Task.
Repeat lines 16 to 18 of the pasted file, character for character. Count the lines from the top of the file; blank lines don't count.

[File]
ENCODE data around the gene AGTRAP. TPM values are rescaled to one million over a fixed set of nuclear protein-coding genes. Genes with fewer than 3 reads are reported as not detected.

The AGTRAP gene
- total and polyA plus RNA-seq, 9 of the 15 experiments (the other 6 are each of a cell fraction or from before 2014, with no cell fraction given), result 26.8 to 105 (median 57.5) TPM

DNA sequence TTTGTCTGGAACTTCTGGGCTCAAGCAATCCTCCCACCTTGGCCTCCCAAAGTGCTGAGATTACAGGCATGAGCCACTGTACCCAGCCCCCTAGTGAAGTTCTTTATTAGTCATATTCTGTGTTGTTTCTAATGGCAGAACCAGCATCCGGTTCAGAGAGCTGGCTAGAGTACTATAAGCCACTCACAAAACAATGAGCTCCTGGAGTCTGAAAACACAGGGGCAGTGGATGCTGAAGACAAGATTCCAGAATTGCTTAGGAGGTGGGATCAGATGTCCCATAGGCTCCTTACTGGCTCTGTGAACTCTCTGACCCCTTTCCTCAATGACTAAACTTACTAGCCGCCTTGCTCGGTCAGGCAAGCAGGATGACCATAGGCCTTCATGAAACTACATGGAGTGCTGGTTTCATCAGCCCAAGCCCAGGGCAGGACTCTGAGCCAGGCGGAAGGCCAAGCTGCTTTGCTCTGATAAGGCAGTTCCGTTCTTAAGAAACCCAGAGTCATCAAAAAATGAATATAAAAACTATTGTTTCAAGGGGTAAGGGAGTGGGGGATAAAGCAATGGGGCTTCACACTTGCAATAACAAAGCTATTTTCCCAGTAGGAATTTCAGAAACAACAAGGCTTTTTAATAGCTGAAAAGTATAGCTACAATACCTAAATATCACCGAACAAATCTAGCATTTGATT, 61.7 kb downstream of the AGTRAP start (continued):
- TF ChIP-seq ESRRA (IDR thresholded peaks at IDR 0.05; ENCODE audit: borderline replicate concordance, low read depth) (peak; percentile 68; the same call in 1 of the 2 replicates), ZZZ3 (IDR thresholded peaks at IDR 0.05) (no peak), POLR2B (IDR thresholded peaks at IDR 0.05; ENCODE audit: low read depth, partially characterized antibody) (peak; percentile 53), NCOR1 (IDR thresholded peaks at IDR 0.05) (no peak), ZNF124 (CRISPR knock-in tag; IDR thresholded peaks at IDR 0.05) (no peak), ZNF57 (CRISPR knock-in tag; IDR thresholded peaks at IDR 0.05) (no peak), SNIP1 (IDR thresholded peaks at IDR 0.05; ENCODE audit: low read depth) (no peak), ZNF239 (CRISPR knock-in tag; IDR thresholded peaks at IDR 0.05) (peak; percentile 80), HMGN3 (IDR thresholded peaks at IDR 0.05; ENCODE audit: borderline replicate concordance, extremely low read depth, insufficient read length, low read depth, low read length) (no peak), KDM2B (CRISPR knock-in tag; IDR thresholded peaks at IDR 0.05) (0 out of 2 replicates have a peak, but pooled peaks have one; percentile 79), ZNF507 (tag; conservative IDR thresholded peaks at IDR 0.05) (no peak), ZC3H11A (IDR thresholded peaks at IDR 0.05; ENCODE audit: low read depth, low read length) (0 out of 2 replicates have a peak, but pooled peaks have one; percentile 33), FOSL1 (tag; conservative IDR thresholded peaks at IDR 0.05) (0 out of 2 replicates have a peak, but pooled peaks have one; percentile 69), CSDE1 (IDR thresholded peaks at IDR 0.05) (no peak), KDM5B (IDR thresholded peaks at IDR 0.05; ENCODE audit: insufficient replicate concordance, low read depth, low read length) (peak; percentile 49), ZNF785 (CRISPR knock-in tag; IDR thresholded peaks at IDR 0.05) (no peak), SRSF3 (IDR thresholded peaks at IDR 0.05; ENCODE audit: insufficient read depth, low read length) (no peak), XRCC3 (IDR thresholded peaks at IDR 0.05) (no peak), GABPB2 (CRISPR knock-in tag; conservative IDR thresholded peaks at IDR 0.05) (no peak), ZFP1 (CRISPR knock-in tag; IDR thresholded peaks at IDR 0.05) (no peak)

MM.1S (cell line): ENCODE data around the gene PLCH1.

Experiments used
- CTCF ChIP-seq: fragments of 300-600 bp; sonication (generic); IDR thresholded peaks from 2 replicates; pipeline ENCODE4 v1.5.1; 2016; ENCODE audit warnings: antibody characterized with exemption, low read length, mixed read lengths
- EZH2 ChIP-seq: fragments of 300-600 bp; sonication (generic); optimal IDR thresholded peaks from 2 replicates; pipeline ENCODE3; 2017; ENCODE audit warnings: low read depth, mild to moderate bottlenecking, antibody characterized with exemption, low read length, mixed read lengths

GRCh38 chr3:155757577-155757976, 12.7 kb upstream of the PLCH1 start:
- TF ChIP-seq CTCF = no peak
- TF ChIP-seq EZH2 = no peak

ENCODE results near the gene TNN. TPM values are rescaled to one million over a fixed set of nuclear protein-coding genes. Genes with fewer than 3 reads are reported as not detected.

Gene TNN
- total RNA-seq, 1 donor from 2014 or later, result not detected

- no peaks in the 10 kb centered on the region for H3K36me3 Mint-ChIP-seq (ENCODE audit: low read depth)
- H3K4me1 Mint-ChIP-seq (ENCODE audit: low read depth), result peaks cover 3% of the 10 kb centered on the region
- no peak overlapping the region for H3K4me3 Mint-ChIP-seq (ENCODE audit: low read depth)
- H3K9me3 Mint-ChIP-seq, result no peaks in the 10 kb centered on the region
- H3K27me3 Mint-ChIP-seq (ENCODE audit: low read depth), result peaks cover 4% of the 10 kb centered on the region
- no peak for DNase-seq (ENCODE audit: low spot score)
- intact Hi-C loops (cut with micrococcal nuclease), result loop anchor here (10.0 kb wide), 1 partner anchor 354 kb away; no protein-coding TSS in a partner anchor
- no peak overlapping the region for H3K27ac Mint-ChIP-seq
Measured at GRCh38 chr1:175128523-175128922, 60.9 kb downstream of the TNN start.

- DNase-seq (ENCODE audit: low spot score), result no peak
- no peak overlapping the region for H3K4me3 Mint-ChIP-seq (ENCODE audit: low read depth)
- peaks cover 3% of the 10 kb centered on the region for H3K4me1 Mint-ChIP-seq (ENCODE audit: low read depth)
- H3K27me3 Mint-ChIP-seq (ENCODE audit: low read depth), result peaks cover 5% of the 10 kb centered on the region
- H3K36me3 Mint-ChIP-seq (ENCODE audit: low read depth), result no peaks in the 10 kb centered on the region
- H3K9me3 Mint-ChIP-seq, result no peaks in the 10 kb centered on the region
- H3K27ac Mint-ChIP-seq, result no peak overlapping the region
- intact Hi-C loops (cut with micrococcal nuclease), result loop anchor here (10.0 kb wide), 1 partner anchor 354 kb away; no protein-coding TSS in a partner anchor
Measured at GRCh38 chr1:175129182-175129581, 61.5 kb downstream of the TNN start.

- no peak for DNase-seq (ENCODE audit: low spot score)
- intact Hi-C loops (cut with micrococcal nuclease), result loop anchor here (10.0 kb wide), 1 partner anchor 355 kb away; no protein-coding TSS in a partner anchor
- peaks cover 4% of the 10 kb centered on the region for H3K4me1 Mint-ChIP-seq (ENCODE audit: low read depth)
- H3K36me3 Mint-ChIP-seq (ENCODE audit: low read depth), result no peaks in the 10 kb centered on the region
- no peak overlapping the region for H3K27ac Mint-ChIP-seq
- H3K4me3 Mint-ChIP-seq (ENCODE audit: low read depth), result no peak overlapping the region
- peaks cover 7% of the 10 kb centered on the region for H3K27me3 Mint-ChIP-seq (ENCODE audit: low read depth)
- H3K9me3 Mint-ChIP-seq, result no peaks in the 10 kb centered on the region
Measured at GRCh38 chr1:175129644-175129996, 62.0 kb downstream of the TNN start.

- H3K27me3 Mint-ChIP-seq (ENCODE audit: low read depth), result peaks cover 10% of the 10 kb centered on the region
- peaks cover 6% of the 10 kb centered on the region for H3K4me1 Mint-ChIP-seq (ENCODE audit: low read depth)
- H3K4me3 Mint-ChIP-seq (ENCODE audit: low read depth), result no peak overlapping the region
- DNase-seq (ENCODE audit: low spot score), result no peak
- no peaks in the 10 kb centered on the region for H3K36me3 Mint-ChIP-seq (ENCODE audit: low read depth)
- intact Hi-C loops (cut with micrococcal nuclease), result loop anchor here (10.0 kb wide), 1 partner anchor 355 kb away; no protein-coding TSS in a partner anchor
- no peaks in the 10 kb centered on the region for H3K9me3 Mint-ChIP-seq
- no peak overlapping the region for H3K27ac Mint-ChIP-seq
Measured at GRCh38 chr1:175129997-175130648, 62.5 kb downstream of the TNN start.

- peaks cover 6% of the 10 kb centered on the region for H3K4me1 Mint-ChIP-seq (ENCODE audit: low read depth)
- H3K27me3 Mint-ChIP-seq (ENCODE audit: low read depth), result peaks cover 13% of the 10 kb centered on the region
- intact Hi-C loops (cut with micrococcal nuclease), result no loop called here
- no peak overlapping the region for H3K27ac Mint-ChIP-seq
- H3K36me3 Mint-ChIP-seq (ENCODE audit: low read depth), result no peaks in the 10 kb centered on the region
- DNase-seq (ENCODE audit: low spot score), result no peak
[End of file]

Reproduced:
- no peaks in the 10 kb centered on the region for H3K36me3 Mint-ChIP-seq (ENCODE audit: low read depth)
- H3K4me1 Mint-ChIP-seq (ENCODE audit: low read depth), result peaks cover 3% of the 10 kb centered on the region
- no peak overlapping the region for H3K4me3 Mint-ChIP-seq (ENCODE audit: low read depth)